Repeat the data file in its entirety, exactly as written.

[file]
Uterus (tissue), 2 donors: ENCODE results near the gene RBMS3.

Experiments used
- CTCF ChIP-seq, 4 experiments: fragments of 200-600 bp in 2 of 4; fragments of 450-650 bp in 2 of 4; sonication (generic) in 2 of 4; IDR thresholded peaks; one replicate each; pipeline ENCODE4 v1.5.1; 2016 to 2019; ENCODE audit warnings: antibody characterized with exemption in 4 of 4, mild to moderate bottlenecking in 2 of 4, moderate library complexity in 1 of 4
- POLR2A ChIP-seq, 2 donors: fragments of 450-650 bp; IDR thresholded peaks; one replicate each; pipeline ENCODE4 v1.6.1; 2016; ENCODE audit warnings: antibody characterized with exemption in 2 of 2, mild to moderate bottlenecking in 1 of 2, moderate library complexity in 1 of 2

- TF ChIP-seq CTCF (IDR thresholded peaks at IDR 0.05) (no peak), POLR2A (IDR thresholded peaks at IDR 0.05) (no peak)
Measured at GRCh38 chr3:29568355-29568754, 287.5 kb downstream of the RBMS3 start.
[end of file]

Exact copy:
Uterus (tissue), 2 donors: ENCODE results near the gene RBMS3.

Experiments used
- CTCF ChIP-seq, 4 experiments: fragments of 200-600 bp in 2 of 4; fragments of 450-650 bp in 2 of 4; sonication (generic) in 2 of 4; IDR thresholded peaks; one replicate each; pipeline ENCODE4 v1.5.1; 2016 to 2019; ENCODE audit warnings: antibody characterized with exemption in 4 of 4, mild to moderate bottlenecking in 2 of 4, moderate library complexity in 1 of 4
- POLR2A ChIP-seq, 2 donors: fragments of 450-650 bp; IDR thresholded peaks; one replicate each; pipeline ENCODE4 v1.6.1; 2016; ENCODE audit warnings: antibody characterized with exemption in 2 of 2, mild to moderate bottlenecking in 1 of 2, moderate library complexity in 1 of 2

- TF ChIP-seq CTCF (IDR thresholded peaks at IDR 0.05) (no peak), POLR2A (IDR thresholded peaks at IDR 0.05) (no peak)
Measured at GRCh38 chr3:29568355-29568754, 287.5 kb downstream of the RBMS3 start.